Much like our ability to slow down and reverse the aging of our bodies the same applies to our brain.
Adopting specific lifestyle behaviors in our 30’s and 40’s or in our 50’s and beyond can have a profound and tangible effect on how well we age. And the opposite holds true – neglect and destructive habits will compromise both our bodies and brain as we age.
As we age a build up of toxins such as tau proteins and beta amyloid plaques have been correlated to aging process and cognitive decline. This process which seems to be a natural aging process can be increased by many negative factors. Stress, lack of sleep, inactivity and neurotoxins ( including alcohol) can accelerate this process.
Neuroplasticity – defined by 3 mechanisms ( synaptic connection, myelination and neurogenesis) allows our brains to change and develop during our lifespan. Neurogenesis – the birth of new neurons is the real key to resilient aging.
This activity happens in the hippocampus – a region of the brain responsible for new memories. We store new experiences during the day and store them during sleep. The more we experience new things and activities and challenge new learning the greater the possibility of neurogenesis.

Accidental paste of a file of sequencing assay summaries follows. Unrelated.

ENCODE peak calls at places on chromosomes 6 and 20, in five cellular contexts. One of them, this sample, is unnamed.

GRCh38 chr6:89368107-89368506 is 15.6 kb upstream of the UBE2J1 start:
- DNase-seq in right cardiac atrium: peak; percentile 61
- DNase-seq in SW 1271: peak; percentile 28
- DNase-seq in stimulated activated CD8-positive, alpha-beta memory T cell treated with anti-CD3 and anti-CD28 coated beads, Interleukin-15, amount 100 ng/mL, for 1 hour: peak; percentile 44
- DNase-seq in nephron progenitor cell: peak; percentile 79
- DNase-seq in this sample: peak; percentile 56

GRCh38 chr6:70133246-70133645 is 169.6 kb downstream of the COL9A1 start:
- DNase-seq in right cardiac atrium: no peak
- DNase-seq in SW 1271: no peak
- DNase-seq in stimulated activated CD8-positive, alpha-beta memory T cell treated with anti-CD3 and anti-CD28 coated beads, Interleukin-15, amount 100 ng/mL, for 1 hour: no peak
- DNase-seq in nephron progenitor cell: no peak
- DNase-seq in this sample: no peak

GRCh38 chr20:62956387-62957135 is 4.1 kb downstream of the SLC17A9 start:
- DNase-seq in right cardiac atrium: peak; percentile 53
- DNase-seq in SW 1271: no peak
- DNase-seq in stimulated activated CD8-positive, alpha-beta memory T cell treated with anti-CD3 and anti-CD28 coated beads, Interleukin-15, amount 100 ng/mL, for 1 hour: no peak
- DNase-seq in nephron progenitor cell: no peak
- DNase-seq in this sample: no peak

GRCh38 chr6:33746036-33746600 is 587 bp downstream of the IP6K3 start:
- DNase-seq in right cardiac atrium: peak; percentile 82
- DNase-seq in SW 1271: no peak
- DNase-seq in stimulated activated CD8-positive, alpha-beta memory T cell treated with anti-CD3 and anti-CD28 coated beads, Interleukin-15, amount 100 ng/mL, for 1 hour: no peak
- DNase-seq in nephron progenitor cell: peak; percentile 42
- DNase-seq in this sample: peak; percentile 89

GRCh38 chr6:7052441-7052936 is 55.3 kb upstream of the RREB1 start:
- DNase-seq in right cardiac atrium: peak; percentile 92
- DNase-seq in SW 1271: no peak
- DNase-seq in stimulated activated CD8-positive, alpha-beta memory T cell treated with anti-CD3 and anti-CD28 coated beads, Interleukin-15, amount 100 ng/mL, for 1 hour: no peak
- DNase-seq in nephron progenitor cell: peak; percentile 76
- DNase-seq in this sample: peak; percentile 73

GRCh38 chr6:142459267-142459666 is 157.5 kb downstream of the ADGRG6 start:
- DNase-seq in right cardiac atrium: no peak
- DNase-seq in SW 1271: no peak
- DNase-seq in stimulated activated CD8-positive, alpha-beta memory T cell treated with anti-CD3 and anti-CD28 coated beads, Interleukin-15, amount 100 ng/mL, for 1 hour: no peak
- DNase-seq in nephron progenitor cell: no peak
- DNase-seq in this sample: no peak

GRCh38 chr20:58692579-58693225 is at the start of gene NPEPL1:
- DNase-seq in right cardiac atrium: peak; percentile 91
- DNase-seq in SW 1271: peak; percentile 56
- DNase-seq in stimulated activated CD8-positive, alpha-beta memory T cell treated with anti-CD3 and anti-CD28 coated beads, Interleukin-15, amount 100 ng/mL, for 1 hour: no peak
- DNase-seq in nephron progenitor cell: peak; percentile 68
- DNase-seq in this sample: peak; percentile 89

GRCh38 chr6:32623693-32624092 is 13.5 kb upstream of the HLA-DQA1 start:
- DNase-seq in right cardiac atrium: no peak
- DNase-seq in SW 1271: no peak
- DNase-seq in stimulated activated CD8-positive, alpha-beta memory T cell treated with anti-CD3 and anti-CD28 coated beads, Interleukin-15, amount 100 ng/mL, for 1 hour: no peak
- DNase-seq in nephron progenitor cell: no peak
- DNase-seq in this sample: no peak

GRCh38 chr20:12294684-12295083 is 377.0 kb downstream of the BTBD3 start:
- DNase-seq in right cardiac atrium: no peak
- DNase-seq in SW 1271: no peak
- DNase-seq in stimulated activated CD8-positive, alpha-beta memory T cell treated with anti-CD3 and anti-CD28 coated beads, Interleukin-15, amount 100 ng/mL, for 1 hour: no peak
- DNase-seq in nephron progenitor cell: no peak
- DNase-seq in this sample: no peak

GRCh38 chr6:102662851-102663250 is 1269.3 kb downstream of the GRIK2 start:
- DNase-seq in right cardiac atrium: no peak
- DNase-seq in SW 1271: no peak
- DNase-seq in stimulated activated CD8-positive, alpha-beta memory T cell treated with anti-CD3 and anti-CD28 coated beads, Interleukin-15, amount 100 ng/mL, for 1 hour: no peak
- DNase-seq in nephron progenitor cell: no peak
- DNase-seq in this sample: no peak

3 Ways To Turn On Resilient Aging By Activating Neurogenesis:
1. Aerobic Exercise and HIIT – helps to build BDNF ( brain derived neurotrophic factor) which encourages neurogenesis and minimize beta amyloid plaquing. Individual or group sports / activities are both effective.
2. Healthy Eating and Intermittent Fasting – research indicates that calorie restriction and intermittent fasting both encourage neurogenesis. Reducing refined sugars and processed foods help minimize oxidative damage to brain cells which has been linked to higher risks for developing Alzheimer’s disease.
3. Restorative Sleep – new research has proven that sleep helps promote the brain’s neural “cleaning” glymphatic system which helps flush out the build up of tau proteins and beta amyloid plaque. Sleep deprivation leads to memory deficit and other cognitive impairments.
Brain resilience is supported by sufficient quality and length of sleep. The brain responds best to regular circadian cycles that are best promoted by consistent sleep habits (getting to bed and waking at the same times).
Consistent exercise, healthy eating and managing one’s stress levels ( best done with mindfulness and breath-based meditation) all improve sleep quality and consistency.
The key is building these new habits and until they become a regular part of your life.